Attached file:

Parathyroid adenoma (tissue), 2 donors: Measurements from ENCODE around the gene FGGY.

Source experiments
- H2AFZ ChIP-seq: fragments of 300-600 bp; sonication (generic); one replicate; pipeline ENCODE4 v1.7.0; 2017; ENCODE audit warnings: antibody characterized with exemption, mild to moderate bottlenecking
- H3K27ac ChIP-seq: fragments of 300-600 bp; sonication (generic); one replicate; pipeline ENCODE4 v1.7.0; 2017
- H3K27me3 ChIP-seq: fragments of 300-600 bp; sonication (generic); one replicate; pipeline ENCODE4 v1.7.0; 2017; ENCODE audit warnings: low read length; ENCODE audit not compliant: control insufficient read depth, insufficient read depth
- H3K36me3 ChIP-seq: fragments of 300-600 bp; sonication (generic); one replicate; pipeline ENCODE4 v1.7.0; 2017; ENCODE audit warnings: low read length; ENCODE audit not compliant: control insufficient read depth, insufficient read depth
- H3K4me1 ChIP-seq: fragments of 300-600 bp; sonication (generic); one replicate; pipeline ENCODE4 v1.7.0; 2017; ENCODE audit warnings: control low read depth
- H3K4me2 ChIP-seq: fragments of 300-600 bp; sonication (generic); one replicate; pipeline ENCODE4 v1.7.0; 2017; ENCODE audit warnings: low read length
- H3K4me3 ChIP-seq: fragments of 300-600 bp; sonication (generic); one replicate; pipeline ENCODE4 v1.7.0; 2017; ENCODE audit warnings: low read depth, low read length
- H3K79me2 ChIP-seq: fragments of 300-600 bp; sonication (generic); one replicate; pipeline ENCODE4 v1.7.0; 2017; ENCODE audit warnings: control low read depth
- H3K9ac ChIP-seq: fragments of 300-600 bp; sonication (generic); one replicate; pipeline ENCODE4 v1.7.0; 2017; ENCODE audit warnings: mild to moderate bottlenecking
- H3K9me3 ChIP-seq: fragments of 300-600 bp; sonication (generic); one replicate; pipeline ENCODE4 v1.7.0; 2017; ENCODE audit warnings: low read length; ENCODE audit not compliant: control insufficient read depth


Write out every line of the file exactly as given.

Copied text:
Parathyroid adenoma (tissue), 2 donors: Measurements from ENCODE around the gene FGGY.

Source experiments
- H2AFZ ChIP-seq: fragments of 300-600 bp; sonication (generic); one replicate; pipeline ENCODE4 v1.7.0; 2017; ENCODE audit warnings: antibody characterized with exemption, mild to moderate bottlenecking
- H3K27ac ChIP-seq: fragments of 300-600 bp; sonication (generic); one replicate; pipeline ENCODE4 v1.7.0; 2017
- H3K27me3 ChIP-seq: fragments of 300-600 bp; sonication (generic); one replicate; pipeline ENCODE4 v1.7.0; 2017; ENCODE audit warnings: low read length; ENCODE audit not compliant: control insufficient read depth, insufficient read depth
- H3K36me3 ChIP-seq: fragments of 300-600 bp; sonication (generic); one replicate; pipeline ENCODE4 v1.7.0; 2017; ENCODE audit warnings: low read length; ENCODE audit not compliant: control insufficient read depth, insufficient read depth
- H3K4me1 ChIP-seq: fragments of 300-600 bp; sonication (generic); one replicate; pipeline ENCODE4 v1.7.0; 2017; ENCODE audit warnings: control low read depth
- H3K4me2 ChIP-seq: fragments of 300-600 bp; sonication (generic); one replicate; pipeline ENCODE4 v1.7.0; 2017; ENCODE audit warnings: low read length
- H3K4me3 ChIP-seq: fragments of 300-600 bp; sonication (generic); one replicate; pipeline ENCODE4 v1.7.0; 2017; ENCODE audit warnings: low read depth, low read length
- H3K79me2 ChIP-seq: fragments of 300-600 bp; sonication (generic); one replicate; pipeline ENCODE4 v1.7.0; 2017; ENCODE audit warnings: control low read depth
- H3K9ac ChIP-seq: fragments of 300-600 bp; sonication (generic); one replicate; pipeline ENCODE4 v1.7.0; 2017; ENCODE audit warnings: mild to moderate bottlenecking
- H3K9me3 ChIP-seq: fragments of 300-600 bp; sonication (generic); one replicate; pipeline ENCODE4 v1.7.0; 2017; ENCODE audit warnings: low read length; ENCODE audit not compliant: control insufficient read depth